The Computation and Psycholinguistics Lab at Johns Hopkins University (caplabjhu.edu), directed by Tal Linzen (tallinzen.net<https://caplabjhu.org/www.tallinzen.net>), is seeking to hire two post-doctoral researchers. Research in the lab lies at the intersection of linguistics, psycholinguistics and deep learning (for a survey of some of the areas of research in the lab, see http://tallinzen.net/media/papers/linzen_2019_language.pdf). One of the positions will involve linguistically-informed studies of syntax and semantics in neural networks, and/or latent variable neural network models. The other position will involve modeling human neural recordings using artificial neural networks, as part of a collaboration with Christopher Honey (https://www.honeylab.org/).

Both positions are available immediately, and start date is flexible; applications will be reviewed on a rolling basis. The initial appointment will be for one year, with the opportunity for renewal thereafter. We especially encourage applications from women and members of minorities that are underrepresented in science.
See below for details about the individual positions. Please feel free to email Tal Linzen (EmailEmail>) with any questions.


For this position, there is considerable flexibility as to the specific topic of research. Potential areas include:

* Studying syntactic and semantic generalization across languages and neural network architectures. This topic is particularly well-suited to candidates with a strong background in syntax, semantics or psycholinguistics and significant computational skills; it does not require existing expertise in neural networks.

* Developing neural network models that learn syntax from the input available to a child and/or match human comprehension and reading behavior.

The training environment will span the Departments of Cognitive Science and Computer Science. The postdoctoral researcher will be affiliated with the Center for Language and Speech Processing (CLSP), one of the world’s largest centers for computational linguistics; collaborations with other groups at CLSP will be encouraged. The candidate will have access to extensive computational resources through the Maryland Advanced Research Computing Center, as well as an eye-tracker for running behavioral experiments, if relevant to the project.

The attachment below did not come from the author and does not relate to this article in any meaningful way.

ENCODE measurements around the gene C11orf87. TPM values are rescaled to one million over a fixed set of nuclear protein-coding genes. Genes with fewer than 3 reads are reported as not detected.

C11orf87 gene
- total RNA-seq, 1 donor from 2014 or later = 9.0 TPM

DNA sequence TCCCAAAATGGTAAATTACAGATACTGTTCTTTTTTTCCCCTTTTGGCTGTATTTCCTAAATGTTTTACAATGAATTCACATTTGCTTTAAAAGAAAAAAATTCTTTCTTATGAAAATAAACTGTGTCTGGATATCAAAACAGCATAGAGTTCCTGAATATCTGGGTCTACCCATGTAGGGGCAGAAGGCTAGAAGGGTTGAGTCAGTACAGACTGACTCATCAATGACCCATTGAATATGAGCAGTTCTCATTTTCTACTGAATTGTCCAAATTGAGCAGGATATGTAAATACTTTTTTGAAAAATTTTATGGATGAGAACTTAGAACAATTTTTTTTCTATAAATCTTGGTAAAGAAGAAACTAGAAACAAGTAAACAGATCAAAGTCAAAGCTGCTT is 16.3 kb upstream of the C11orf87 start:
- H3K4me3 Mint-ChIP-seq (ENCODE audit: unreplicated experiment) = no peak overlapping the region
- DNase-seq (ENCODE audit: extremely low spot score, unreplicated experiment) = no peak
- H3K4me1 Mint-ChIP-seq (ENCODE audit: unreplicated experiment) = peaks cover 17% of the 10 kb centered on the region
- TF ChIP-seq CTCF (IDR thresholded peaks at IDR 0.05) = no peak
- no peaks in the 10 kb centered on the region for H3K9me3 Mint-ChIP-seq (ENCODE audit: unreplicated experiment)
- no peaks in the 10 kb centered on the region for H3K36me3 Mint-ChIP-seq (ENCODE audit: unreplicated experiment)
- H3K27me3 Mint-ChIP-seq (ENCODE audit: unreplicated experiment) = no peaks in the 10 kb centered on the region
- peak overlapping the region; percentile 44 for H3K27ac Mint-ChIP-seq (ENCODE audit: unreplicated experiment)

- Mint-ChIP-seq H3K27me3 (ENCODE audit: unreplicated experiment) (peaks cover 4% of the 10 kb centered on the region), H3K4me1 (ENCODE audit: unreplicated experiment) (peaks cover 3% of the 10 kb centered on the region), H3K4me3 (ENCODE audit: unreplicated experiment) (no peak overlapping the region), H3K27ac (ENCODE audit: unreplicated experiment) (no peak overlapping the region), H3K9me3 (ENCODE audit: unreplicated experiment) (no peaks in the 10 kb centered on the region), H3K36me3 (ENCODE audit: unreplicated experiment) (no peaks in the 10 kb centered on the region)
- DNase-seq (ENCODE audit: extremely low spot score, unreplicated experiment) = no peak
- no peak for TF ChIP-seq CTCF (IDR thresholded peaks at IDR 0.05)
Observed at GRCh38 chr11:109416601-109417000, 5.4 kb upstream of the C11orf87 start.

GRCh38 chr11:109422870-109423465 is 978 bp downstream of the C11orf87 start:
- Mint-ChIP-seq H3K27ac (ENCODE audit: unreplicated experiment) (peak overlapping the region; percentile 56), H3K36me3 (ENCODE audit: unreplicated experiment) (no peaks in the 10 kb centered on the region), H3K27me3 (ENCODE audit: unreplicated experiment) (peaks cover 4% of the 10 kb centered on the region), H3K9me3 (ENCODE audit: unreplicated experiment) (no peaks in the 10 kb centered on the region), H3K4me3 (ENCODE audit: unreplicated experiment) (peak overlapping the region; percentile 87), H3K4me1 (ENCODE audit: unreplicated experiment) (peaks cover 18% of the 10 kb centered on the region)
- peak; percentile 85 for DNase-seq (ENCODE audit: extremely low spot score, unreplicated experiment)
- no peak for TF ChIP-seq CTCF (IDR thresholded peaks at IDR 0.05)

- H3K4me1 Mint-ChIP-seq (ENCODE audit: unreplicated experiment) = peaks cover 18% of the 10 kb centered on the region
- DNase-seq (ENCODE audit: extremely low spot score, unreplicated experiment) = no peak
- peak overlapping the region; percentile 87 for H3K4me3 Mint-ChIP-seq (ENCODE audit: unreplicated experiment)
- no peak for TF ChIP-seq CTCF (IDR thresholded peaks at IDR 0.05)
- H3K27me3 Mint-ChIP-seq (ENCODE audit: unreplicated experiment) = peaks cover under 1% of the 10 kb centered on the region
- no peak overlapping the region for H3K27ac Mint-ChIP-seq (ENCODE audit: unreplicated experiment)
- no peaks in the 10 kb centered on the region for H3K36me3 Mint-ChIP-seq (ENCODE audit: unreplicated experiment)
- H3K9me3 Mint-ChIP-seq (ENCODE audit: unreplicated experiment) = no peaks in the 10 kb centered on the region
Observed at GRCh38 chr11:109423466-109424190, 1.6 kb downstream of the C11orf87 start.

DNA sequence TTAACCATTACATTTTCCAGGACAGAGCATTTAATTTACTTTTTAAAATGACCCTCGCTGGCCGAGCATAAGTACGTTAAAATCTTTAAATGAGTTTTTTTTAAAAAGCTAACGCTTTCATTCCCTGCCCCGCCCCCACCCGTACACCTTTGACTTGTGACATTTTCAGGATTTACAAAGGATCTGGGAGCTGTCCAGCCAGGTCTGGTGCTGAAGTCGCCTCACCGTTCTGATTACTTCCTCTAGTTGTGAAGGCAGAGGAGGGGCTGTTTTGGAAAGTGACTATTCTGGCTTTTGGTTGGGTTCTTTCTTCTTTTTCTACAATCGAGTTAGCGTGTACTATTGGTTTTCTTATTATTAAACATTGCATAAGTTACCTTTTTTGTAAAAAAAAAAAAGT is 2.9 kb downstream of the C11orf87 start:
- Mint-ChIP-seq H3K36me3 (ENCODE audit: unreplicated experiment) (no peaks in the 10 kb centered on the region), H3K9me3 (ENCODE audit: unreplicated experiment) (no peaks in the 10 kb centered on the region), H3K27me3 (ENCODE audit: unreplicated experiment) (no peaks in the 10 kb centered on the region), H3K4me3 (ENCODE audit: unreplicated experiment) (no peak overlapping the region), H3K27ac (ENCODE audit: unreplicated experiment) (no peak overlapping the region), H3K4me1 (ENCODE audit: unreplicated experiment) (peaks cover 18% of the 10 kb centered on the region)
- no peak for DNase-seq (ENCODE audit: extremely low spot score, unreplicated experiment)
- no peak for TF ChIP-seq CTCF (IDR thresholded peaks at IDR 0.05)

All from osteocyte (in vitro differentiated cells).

Candidates should have a PhD in a relevant field (including, but not limited to, linguistics, psychology, cognitive science and computer science) by the start date. To apply, please email a cover letter (including a brief summary of previous research accomplishments and future plans), a current CV, and a relevant publication to Email. In the CV or cover letter, please include contact information for three references.
The goal of this project is to use state-of-the-art artificial neural networks to understand the mechanisms and architectures that enable the human brain to integrate linguistic information at the levels of syllables, words and sentences. For this purpose, the project lead will have access to high-fidelity intracranial recordings from the surface of the human brain, as people process sentences and narratives. In parallel, this project is expected to generate new computational models and analytic methods for natural language processing, informed and constrained by human data.

Johns Hopkins is home to a large and vibrant community in neuroscience and computational linguistics, and the training environment will span the Departments of Cognitive Science, Psychological and Brain Sciences, and Computer Science. The postdoctoral researcher will be affiliated with the Center for Language and Speech Processing, one of the world?s largest centers for computational linguistics.

For candidates who wish to collect new human data, Hopkins provides a top-notch neuroimaging center, including 3T and 7T scanners; new TMS and EEG facilities housed in the PBS department; and access to human intracranial experiments via neurology collaborators in Baltimore and Toronto. The postdoctoral researcher will have access to a large number of GPUs for training neural networks and other computational models through the Maryland Advanced Research Computing Center.


Johns Hopkins University


Candidates should have (i) a PhD in a relevant field (e.g., linguistics, cognitive science, neuroscience, physics, psychology, mathematics, or computer science) by the start date; (ii) a publication record that includes computational modeling and empirical data analysis. The ideal candidate will have a combined background in computational linguistics, machine learning and neuroscience.

Educational level:

Ph. D.

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